Australia’s regulatory framework for road transport compliance is complex and constantly evolving. Queensland’s Parliament’s Transportation and Utilities Committee, earlier this month, recommended that the Australian Trucking Association's (ATA) reforms to the Chain of Responsibility (CoR), be passed through parliament. These reforms are likely to pass but they won’t come into play for at least another 12 months. Once enforced, this will extend CoR to truck maintenance and repairs, as well as put a new due diligence on transport companies for fatigue regulation.
These reforms are a key reminder of the need for the industry to continue improving accountability for safety issues on the road. Managing road and safety regulations isn’t easy, but compliance applications and tools will complement responsible work practices and monitor driver adherence to safety policies and legislation.
With CoR guidelines extended to include maintenance and repairs, you need to take control. This is now easier than ever thanks to increasingly sophisticated telematics that give you real-time visibility across your fleet. Regular inspections reduce the risk of nasty surprises. A good pre-trip checklist is an important aspect of your overall maintenance strategy. Digital checklists are quickly completed by drivers, with information instantly available to back-office staff. Other fleet management tools provide performance data when your fleet is out on the road, alerting you when a vehicle is due for a service or a part is close to its end of life.
On top of stricter maintenance, the ATA recommends the CoR be amended to more closely align fatigue management with work health and safety policies. All parties in the CoR have key role to play in ensuring driver compliance with fatigue rules. This is an important reminder that while the need to tackle fatigue may seem obvious, it’s very difficult for transport operators to regulate and enforce.
Introducing Electronic Work Diaries (EWDs) is an effective way to help transport operators maintain compliance under the CoR. Investment in the correct compliance tools in the cabin, which are connected to the back office toolset, including fleet tracking technology, helps drivers make sensible decisions. This means everybody in the CoR, from drivers to transport operators to back-office staff take a more proactive approach to meeting their fatigue management obligations.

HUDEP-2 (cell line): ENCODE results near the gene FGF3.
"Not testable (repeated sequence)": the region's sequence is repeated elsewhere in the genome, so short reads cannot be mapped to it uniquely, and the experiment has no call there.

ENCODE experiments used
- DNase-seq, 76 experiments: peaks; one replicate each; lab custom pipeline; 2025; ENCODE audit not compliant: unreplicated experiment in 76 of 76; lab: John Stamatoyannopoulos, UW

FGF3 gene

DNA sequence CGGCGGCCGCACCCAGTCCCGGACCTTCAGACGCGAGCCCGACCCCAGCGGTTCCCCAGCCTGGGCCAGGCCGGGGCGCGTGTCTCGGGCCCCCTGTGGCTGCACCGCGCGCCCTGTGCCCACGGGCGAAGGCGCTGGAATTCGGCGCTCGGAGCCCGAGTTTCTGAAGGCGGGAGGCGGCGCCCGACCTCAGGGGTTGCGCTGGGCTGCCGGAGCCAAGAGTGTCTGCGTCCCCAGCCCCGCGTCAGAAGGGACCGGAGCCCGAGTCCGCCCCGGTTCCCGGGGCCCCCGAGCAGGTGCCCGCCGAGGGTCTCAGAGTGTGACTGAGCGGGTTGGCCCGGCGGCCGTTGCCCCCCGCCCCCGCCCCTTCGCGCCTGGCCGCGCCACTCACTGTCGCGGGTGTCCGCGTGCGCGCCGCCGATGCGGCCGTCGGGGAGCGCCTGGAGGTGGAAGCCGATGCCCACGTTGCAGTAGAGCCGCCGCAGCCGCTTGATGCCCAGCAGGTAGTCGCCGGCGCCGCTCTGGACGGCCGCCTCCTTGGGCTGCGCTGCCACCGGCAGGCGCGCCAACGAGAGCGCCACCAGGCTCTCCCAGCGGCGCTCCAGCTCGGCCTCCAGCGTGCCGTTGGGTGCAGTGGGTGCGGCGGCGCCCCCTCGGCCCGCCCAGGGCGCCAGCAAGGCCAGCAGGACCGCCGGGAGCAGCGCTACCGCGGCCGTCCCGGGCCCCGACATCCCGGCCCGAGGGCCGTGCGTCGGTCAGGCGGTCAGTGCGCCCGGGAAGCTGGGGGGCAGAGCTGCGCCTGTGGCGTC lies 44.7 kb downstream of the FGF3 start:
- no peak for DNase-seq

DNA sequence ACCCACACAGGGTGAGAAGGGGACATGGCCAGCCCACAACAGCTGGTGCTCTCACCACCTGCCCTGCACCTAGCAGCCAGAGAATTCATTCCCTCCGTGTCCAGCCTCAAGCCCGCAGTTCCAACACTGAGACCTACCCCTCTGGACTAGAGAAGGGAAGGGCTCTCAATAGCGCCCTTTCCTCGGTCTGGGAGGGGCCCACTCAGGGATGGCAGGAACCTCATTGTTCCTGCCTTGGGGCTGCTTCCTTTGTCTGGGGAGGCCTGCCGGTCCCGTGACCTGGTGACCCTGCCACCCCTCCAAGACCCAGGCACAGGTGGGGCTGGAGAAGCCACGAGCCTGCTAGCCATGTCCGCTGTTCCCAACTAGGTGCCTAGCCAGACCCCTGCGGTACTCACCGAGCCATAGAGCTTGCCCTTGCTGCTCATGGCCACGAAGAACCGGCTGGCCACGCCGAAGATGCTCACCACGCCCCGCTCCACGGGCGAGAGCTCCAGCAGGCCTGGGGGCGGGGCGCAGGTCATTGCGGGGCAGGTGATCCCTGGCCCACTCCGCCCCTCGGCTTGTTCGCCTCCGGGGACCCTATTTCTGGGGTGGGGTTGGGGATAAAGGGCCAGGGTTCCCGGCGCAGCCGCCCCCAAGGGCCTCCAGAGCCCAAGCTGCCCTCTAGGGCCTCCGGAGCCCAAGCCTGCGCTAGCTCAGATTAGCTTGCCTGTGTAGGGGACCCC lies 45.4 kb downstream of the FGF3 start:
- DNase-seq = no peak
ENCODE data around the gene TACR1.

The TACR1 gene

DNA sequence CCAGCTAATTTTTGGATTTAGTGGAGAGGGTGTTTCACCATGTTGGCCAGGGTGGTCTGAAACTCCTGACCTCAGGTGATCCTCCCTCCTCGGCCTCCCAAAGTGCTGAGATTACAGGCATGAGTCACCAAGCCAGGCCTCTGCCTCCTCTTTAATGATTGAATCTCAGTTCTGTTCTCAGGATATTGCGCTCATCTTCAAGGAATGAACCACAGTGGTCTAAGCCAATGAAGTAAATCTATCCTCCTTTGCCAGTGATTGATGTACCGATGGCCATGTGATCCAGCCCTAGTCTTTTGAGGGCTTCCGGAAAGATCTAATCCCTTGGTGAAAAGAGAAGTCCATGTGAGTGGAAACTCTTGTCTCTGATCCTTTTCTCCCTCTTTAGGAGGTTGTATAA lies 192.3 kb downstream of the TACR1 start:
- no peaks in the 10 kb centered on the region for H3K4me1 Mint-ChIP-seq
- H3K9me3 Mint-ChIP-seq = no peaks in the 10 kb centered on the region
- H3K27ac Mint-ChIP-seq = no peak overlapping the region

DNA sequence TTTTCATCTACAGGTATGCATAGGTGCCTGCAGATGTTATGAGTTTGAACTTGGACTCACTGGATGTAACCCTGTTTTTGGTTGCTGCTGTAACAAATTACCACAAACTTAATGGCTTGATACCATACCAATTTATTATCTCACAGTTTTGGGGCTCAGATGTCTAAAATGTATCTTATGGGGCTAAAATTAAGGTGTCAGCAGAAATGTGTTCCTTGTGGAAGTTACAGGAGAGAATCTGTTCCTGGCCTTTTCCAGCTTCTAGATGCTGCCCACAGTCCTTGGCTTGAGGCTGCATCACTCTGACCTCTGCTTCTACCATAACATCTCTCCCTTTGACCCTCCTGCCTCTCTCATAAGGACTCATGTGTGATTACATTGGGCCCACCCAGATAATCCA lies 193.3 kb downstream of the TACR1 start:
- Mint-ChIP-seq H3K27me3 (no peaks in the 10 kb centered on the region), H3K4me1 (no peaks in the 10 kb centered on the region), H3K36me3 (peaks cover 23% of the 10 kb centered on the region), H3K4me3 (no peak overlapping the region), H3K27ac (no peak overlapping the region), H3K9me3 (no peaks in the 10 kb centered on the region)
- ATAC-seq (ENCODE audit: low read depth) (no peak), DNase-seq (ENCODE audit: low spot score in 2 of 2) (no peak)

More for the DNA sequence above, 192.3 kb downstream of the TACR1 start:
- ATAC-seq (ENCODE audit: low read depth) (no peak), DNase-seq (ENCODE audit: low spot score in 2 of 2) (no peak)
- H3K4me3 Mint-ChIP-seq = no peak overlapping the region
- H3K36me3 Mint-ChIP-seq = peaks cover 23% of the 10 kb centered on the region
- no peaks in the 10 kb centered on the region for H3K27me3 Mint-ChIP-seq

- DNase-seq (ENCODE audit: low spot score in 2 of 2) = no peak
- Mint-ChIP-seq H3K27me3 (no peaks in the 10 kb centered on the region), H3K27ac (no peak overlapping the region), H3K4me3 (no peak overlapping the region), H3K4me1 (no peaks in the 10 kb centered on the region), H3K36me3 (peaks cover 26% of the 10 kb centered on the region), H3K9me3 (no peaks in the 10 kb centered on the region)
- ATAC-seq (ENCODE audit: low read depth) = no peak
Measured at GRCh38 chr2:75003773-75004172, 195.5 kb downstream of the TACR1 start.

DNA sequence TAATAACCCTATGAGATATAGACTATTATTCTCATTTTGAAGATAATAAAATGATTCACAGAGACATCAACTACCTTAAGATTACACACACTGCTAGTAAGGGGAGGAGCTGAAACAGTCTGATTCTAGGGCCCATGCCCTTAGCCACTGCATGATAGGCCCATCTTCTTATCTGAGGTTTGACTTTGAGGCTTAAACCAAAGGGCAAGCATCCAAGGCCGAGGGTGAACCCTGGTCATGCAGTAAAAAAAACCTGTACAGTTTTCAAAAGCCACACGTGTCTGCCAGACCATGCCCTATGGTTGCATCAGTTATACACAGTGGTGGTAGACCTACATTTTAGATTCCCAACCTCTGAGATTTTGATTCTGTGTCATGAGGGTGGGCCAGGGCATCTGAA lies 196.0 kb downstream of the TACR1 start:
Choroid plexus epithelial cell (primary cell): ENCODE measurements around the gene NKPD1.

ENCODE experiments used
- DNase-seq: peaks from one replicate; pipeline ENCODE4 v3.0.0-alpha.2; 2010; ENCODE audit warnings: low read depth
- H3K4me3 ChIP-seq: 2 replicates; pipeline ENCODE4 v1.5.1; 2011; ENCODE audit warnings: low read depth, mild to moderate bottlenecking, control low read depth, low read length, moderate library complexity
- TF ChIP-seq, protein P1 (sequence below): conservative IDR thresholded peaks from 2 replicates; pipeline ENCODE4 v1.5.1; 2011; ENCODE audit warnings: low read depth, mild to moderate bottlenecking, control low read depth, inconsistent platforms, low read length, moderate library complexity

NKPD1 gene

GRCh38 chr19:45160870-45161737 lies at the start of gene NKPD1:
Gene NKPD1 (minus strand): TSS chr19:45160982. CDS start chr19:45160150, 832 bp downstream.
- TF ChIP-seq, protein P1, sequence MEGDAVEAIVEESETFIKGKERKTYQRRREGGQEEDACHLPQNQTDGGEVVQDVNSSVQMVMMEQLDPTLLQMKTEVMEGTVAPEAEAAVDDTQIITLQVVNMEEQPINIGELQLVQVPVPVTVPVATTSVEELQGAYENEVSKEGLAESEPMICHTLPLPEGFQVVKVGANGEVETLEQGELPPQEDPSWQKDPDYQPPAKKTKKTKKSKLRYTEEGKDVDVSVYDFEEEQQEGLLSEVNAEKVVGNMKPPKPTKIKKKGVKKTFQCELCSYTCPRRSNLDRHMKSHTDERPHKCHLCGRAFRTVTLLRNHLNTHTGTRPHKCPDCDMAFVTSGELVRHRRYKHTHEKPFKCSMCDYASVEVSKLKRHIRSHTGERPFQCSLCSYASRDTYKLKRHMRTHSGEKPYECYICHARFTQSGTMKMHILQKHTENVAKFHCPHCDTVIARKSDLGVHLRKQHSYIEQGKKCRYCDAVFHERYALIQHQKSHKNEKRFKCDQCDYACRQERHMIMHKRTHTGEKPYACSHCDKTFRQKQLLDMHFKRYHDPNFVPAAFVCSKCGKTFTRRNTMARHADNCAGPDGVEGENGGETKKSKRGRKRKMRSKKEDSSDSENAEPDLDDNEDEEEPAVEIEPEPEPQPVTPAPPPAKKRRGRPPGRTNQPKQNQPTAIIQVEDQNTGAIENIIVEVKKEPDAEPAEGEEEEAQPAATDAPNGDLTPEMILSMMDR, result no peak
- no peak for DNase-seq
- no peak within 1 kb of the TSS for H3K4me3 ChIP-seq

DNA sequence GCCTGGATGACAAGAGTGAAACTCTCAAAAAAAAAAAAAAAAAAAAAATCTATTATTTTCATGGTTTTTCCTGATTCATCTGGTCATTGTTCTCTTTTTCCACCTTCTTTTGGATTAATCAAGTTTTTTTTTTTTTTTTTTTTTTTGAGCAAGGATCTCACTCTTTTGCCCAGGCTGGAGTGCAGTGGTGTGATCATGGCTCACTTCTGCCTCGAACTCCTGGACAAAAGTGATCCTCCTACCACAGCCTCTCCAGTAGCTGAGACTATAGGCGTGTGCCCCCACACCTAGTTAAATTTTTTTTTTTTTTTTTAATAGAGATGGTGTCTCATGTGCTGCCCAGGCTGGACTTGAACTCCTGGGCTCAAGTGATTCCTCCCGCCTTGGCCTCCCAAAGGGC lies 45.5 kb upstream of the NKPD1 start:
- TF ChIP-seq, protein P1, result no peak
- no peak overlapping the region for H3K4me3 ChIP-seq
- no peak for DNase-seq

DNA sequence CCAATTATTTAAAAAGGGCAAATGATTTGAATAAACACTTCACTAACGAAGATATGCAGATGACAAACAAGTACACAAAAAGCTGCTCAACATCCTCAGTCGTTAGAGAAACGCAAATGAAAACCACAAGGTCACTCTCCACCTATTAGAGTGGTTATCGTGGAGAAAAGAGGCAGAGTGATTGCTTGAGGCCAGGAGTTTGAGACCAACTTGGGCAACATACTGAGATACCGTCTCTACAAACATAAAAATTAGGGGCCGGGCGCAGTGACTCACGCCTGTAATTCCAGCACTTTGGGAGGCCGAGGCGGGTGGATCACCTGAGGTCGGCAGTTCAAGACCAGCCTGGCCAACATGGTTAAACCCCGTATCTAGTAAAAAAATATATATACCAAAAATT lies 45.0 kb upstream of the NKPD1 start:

“The committee report is a step forward for the ATA and the trucking industry, because CoR reforms will increase safety and reduce red tape.”
Bill McKinley, Chief of Staff and acting CEO, Australian Trucking Association.
Lastly, wording changes requested in the Legislation Amendment Bill 2016 include replacing the term ‘take all reasonable steps’ with ‘so far as is reasonably practicable,’ to better communicate the requirement of compliance. Through the correct use of GPS fleet tracking and compliance tools, real-time fatigue management information allow drivers and back-office staff to make better safety decisions. This will allow you to quickly identify and correct problems, helping to keep your drivers safe and your business compliant.
While hosted by the Queensland Parliament, the Heavy Vehicle National Law (HVNL) has been adopted by New South Wales, Victoria, Australian Capital Territory, South Australia and Tasmania. As such, amendments made to the HVNL in Queensland will automatically take effect across these states and territories. While they haven’t implemented the HVNL, Western Australia and Northern Territory have similar requirements under their respective WorkSafe rules. Now is the time to ensure your fleet is properly equipped to meet its compliance obligations.